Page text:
enough to e ff ectively carry a bird as large as a pheasant. Remember the standard calls for the upper lip to be full and o ff su ffi cient depth to cover the lower jaw. One of the issues facing the breed is that head size is becoming smaller along with the rest of the dog. Th at leads to a shortening of the muz- zle that does not allow for teeth that are “strong and sound, not too small and meet in a scissor bite.” See Figure 2. And now a few words about tails. Th e AKC standard describes the Cocker Spaniel’s body as follows: “Back is strong and sloping evenly and slightly downward from the shoulders to the set-on of the docked tail. Th e docked tail is set on and carried on a line with the topline of the back, or slightly higher; never straight up like a Terrier and never so low as to indicate timidity. When the dog is in motion the tail action is merry.” Please note the standard does not say an undocked tail is either a disqualification or should be considered a serious fault. Judges are asked to consider the entire dog, keeping in mind its function as a hunting companion. Th e American Spaniel Club will support a judge’s decision to excuse, withhold or con- sider a dog with an undocked tail, but it also encourages judges to consider the function of the dog when making decisions. Keep in mind this question from a long-time Breeder/Judge who judges the entire Sporting group, “Are you judging the dog or the tail?” Th e American Spaniel Club’s Board of Directors has issued a statement in support of docked tails for Cocker Spaniels and all Flushing Spaniels, because of its importance as a charac- teristic for a hunting dog. In a statement released by the ASC board in 2009, the Board points out that “since 1881 Cocker Spaniels with docked rails have been a part of the fabric of the United States.” And that because of the Cocker Spaniel’s “incessant, merry action of the tail while working in thick, dense cover which is sometimes deeper than the dog is tall absolutely necessitates docking to prevent injury to the ani- mal.” And then there is this note for judges—please remem- ber that “above all, he shall be merry.” Th e temperament of the Cocker Spaniel is one of its most important breed characteristics. Th e standard tells you the Cock- er is “equable in temperament with no suggestion of timidity.” Well-bred Cocker Spaniels love people, and enjoy meet- ing new “friends” (even judges). When approaching a Cocker Spaniel that is stacked on a table for exam, it is not unusual for them to wag their tails, move a foot or otherwise show their delight in meeting you! I once had a judge look at one of my dogs on the table and proclaim with some distaste, “She’s wiggling.” My response? “Indeed she is—she’s a Cocker Spaniel.” While we all want dogs to be under control and trained, please remember this is an outgoing, happy, high-energy breed. Th e only Cocker temperament that should be penalized is timidity. If a Cocker Spaniel is fearful, or unwilling to be approached, it should not be rewarded. Finally—please enjoy your time in the ring with Cocker Spaniels. It almost goes without saying—they are happy to be there with you! REFERENCES
W hy Cocker Spaniels have a docked tail: Th e Cocker Spaniel is the smallest of the Spaniel breeds, and the inherent desire to hunt renders him a capa- ble gun dog when judiciously trained. Th is con- tinues today. Th e usual method of hunting is to let him quarter the ground ahead of the gun, covering all territory within gun range. Th is he should do at a fast, snappy pace. Upon flushing the game he should stop or preferably drop to a sitting position so as not to interfere with the shot, after which he should retrieve on command only. He should of course, be so trained that he will be under control at all times. He is likewise valuable for occasional water retrieving and as a rule takes to water readily. Because of this mode of hunting for which the breed was created more than 100 years ago, the Cocker Spaniel is a docked tail, hunting breed. Th e characteristic incessant, merry action of the tail while working in thick, dense cover which is sometimes deeper than the dog is tall absolutely necessitates docking to prevent injury to the animal. Th e position of the American Spaniel Club: Th e recent AVMA labeling of tail docking as cosmetic, or the proposed legislation some states are considering outlawing tail docking, is in the view of the American Spaniel Club a severe mischaracterization of this important breed characteristic. It connotes a lack of respect and/ or knowledge of the function of Cocker Spaniels, as well as other docked tail Flushing Spaniels or other docked tail breeds. Keeping in mind the welfare of the Cocker Spaniel breed and the function it was bred to perform, the American Spaniel Club continues to support docked tails for Cocker Spaniels as an important char- acteristic required by the breed’s function as a hunting dog. We firmly believe that we, jointly with our veterinarians, should have the right to decide in the proper care and treatment of our beloved Cocker Spaniels. Of course, the American Spaniel Club advocates that appropriate veterinary care should be provided. When tail docking procedures are done under the direction of a vet at an early age they are virtually pain free and safe. An informed public is required to combat misinformation: Th rough education and communication such as this letter, the American Spaniel Club hopes to foster a more informed general public that can appreciate and support the continued history of this docked tail breed. Th e Cocker Spaniel is excellent in Breed, Obedience and Field work, with many having dual and triple titles. As a pet and companion the Cocker Spaniel popularity has been exceptional. He is a great lover of home and family, trustworthy and adaptable—as adaptable for the 21st century as in the past. More information about Cocker Spaniels and the American Span- iel Club can be found at our website www.asc-cockerspaniel.org. by CHARLES P. BORN President, The American Spaniel Club, Inc. COCKER SPANIEL DOCKED TAILS: A VITAL BREED CHARACTERISTIC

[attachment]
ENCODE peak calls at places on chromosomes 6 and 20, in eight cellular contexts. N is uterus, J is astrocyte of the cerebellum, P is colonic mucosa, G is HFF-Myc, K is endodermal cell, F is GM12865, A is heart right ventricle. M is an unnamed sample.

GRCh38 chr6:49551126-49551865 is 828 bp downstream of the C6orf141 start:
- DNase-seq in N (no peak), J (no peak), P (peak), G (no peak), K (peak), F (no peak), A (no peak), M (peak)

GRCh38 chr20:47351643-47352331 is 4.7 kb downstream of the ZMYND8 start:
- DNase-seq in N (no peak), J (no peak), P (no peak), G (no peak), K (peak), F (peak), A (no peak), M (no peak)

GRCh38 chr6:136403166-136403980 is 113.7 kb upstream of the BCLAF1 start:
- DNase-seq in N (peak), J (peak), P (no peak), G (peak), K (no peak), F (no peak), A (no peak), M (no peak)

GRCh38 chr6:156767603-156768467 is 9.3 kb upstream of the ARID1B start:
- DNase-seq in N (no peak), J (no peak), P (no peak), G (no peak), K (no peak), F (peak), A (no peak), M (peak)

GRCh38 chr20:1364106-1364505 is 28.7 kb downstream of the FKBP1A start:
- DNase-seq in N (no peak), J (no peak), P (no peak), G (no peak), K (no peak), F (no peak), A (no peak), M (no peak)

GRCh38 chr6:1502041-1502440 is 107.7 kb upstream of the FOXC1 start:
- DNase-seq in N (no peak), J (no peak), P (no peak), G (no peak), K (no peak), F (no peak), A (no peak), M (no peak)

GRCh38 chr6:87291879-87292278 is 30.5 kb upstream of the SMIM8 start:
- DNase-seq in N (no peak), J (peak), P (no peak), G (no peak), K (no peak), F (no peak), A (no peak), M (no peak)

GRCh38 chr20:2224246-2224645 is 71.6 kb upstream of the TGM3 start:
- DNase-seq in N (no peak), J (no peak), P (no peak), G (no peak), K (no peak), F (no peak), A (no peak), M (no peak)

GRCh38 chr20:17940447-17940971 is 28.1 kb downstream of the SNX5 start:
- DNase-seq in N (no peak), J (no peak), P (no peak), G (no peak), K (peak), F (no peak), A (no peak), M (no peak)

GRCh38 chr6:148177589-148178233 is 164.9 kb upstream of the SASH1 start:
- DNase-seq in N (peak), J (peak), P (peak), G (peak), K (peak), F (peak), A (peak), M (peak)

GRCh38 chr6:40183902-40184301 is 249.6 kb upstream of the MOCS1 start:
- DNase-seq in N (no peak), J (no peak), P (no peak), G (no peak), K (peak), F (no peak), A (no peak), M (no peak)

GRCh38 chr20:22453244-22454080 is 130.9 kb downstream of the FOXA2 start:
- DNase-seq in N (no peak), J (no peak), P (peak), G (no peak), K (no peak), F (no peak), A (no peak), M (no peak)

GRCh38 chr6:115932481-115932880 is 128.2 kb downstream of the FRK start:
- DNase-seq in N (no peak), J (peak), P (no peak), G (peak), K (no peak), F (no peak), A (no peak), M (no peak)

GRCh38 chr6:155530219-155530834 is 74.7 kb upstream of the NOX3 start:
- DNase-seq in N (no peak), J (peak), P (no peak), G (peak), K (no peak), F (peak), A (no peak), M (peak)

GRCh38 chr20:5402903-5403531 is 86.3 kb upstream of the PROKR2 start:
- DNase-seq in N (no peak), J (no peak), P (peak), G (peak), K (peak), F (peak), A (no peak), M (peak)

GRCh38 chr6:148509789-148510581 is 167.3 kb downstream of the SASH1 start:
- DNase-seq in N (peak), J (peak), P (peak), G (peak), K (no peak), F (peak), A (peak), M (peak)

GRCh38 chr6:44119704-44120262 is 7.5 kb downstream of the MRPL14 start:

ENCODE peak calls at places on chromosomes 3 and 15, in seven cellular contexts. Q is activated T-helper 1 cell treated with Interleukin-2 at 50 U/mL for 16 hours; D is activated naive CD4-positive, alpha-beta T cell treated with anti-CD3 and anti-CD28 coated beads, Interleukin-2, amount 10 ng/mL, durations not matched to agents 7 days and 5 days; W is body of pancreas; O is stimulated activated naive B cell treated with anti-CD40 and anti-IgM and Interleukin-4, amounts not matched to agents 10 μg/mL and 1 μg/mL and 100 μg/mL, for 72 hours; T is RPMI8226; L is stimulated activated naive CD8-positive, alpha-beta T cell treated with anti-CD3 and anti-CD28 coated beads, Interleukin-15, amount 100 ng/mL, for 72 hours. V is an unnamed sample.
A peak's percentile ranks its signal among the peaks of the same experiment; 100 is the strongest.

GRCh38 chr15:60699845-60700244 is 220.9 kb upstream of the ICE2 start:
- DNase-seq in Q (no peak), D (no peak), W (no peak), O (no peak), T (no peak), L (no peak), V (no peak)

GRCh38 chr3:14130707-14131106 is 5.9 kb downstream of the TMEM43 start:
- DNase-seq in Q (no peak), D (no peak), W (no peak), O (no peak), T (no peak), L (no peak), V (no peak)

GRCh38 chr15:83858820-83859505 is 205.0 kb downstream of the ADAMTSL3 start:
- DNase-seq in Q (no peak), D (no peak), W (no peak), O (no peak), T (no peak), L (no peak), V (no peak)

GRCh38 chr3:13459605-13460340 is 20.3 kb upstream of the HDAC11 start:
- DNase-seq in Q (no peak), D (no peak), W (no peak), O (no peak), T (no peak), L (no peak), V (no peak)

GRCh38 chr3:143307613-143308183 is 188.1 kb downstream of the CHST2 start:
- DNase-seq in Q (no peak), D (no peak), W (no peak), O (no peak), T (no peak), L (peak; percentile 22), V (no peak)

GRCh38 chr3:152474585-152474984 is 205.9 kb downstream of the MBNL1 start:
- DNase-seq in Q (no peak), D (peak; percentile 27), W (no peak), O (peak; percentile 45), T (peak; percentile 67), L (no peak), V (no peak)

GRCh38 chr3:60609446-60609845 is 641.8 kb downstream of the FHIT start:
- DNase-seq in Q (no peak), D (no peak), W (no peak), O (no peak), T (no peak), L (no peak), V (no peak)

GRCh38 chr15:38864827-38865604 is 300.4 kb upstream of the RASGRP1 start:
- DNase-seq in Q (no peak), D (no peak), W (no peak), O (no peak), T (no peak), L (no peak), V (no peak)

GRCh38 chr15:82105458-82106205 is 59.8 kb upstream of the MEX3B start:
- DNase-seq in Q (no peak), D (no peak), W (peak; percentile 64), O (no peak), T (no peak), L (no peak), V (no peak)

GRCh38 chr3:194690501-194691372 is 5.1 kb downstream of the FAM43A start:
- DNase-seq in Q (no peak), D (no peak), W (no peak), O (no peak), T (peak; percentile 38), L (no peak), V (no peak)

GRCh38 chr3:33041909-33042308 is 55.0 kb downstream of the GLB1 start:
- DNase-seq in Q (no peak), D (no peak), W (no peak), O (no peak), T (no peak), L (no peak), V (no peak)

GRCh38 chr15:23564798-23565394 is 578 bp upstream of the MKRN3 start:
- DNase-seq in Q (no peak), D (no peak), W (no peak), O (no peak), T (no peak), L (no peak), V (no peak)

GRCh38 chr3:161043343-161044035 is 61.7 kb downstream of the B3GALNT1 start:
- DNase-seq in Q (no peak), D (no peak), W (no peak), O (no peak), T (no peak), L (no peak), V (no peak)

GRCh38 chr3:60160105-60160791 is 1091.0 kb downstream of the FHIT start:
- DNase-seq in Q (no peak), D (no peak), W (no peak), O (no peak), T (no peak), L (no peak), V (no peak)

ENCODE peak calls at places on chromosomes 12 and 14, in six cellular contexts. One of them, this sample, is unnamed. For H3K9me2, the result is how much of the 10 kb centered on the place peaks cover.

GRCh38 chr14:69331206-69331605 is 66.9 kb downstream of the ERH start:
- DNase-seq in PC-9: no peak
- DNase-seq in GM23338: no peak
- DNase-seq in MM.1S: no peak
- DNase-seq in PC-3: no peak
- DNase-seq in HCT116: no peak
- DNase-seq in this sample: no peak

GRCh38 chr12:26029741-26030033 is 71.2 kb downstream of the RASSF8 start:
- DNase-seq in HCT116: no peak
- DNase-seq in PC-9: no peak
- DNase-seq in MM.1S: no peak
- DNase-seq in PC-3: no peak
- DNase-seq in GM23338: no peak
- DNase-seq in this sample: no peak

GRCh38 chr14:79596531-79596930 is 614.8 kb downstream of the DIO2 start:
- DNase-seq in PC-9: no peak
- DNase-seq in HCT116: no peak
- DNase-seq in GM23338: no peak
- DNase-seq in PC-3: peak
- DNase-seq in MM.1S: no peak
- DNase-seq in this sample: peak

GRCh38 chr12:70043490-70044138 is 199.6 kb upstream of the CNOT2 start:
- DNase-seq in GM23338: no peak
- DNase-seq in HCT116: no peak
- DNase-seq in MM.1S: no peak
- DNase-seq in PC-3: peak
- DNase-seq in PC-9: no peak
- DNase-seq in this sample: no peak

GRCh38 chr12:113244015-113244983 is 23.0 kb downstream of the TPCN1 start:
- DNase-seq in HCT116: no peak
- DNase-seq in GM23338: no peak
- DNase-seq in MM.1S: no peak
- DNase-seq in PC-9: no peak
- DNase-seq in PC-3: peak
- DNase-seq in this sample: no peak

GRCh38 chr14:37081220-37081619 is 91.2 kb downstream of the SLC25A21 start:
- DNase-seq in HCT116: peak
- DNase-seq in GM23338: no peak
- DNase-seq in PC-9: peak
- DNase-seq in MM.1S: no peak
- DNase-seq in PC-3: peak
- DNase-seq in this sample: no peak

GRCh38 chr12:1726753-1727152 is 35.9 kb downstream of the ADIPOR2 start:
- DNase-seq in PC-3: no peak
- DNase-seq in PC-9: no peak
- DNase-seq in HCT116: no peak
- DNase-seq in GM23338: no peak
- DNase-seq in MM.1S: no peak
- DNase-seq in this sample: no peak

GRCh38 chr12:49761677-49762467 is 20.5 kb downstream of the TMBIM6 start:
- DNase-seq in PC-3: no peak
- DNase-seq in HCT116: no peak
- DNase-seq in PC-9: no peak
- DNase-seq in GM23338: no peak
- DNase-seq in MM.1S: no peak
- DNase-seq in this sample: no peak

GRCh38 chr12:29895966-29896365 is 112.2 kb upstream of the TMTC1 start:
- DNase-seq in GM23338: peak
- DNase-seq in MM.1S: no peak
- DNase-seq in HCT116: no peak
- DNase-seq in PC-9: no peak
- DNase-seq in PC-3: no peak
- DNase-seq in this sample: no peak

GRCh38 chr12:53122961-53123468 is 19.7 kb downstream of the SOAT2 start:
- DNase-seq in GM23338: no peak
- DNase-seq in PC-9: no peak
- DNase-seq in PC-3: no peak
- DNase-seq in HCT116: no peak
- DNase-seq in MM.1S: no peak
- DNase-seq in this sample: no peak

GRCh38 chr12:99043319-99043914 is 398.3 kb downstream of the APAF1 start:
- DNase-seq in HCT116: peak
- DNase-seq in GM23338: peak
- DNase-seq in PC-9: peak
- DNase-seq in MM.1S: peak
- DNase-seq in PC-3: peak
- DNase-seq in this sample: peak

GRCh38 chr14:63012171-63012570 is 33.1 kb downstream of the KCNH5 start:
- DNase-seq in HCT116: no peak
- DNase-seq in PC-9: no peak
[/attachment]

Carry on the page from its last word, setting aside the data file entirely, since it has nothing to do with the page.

Official AKC Cocker Spaniel Standard, effective June 30, 1992 American Spaniel Club Docked Tail Position, March 2009.
Published March 30, 2009